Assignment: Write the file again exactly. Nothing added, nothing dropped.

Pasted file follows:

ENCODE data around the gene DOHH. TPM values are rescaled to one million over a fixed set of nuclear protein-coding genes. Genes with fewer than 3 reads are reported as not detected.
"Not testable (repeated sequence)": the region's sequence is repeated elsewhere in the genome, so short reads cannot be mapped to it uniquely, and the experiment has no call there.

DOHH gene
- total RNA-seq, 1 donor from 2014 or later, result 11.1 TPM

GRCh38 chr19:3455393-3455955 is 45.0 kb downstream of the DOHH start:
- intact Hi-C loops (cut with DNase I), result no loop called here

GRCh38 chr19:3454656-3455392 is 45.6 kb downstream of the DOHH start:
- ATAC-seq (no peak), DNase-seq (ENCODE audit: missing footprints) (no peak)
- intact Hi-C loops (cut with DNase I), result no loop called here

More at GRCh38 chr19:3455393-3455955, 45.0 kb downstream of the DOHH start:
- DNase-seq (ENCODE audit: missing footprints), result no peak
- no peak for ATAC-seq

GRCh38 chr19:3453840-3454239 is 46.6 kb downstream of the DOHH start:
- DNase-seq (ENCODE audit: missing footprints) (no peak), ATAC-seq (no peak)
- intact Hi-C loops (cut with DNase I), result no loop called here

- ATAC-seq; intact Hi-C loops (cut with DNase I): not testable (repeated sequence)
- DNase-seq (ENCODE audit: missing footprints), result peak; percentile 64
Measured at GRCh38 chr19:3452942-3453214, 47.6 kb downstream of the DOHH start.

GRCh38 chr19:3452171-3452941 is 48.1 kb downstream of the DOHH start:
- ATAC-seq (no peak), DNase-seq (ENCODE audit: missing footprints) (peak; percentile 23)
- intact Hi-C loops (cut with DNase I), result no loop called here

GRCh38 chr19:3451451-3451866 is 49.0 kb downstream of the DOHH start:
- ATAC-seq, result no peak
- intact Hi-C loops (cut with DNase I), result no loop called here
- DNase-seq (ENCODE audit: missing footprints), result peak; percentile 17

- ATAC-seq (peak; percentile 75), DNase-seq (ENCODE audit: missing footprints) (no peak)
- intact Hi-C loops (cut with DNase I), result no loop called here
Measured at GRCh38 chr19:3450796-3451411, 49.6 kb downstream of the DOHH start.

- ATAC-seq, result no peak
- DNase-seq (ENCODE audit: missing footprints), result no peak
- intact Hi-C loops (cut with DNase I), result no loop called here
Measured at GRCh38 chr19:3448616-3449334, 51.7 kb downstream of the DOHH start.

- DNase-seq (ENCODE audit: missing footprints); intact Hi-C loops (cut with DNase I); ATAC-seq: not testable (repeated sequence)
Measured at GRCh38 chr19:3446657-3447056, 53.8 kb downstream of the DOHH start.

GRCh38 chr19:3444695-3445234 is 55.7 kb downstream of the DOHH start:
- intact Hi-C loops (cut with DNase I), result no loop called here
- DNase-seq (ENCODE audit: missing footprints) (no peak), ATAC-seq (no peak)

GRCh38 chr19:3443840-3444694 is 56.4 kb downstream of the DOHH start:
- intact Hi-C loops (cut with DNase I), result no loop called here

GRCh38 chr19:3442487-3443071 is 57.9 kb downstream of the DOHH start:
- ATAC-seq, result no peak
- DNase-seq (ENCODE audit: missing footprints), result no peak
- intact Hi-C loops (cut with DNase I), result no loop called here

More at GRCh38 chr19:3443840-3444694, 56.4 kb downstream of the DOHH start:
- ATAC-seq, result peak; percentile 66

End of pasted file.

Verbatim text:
ENCODE data around the gene DOHH. TPM values are rescaled to one million over a fixed set of nuclear protein-coding genes. Genes with fewer than 3 reads are reported as not detected.
"Not testable (repeated sequence)": the region's sequence is repeated elsewhere in the genome, so short reads cannot be mapped to it uniquely, and the experiment has no call there.

DOHH gene
- total RNA-seq, 1 donor from 2014 or later, result 11.1 TPM

GRCh38 chr19:3455393-3455955 is 45.0 kb downstream of the DOHH start:
- intact Hi-C loops (cut with DNase I), result no loop called here

GRCh38 chr19:3454656-3455392 is 45.6 kb downstream of the DOHH start:
- ATAC-seq (no peak), DNase-seq (ENCODE audit: missing footprints) (no peak)
- intact Hi-C loops (cut with DNase I), result no loop called here

More at GRCh38 chr19:3455393-3455955, 45.0 kb downstream of the DOHH start:
- DNase-seq (ENCODE audit: missing footprints), result no peak
- no peak for ATAC-seq

GRCh38 chr19:3453840-3454239 is 46.6 kb downstream of the DOHH start:
- DNase-seq (ENCODE audit: missing footprints) (no peak), ATAC-seq (no peak)
- intact Hi-C loops (cut with DNase I), result no loop called here

- ATAC-seq; intact Hi-C loops (cut with DNase I): not testable (repeated sequence)
- DNase-seq (ENCODE audit: missing footprints), result peak; percentile 64
Measured at GRCh38 chr19:3452942-3453214, 47.6 kb downstream of the DOHH start.

GRCh38 chr19:3452171-3452941 is 48.1 kb downstream of the DOHH start:
- ATAC-seq (no peak), DNase-seq (ENCODE audit: missing footprints) (peak; percentile 23)
- intact Hi-C loops (cut with DNase I), result no loop called here

GRCh38 chr19:3451451-3451866 is 49.0 kb downstream of the DOHH start:
- ATAC-seq, result no peak
- intact Hi-C loops (cut with DNase I), result no loop called here
- DNase-seq (ENCODE audit: missing footprints), result peak; percentile 17

- ATAC-seq (peak; percentile 75), DNase-seq (ENCODE audit: missing footprints) (no peak)
- intact Hi-C loops (cut with DNase I), result no loop called here
Measured at GRCh38 chr19:3450796-3451411, 49.6 kb downstream of the DOHH start.

- ATAC-seq, result no peak
- DNase-seq (ENCODE audit: missing footprints), result no peak
- intact Hi-C loops (cut with DNase I), result no loop called here
Measured at GRCh38 chr19:3448616-3449334, 51.7 kb downstream of the DOHH start.

- DNase-seq (ENCODE audit: missing footprints); intact Hi-C loops (cut with DNase I); ATAC-seq: not testable (repeated sequence)
Measured at GRCh38 chr19:3446657-3447056, 53.8 kb downstream of the DOHH start.

GRCh38 chr19:3444695-3445234 is 55.7 kb downstream of the DOHH start:
- intact Hi-C loops (cut with DNase I), result no loop called here
- DNase-seq (ENCODE audit: missing footprints) (no peak), ATAC-seq (no peak)

GRCh38 chr19:3443840-3444694 is 56.4 kb downstream of the DOHH start:
- intact Hi-C loops (cut with DNase I), result no loop called here

GRCh38 chr19:3442487-3443071 is 57.9 kb downstream of the DOHH start:
- ATAC-seq, result no peak
- DNase-seq (ENCODE audit: missing footprints), result no peak
- intact Hi-C loops (cut with DNase I), result no loop called here

More at GRCh38 chr19:3443840-3444694, 56.4 kb downstream of the DOHH start:
- ATAC-seq, result peak; percentile 66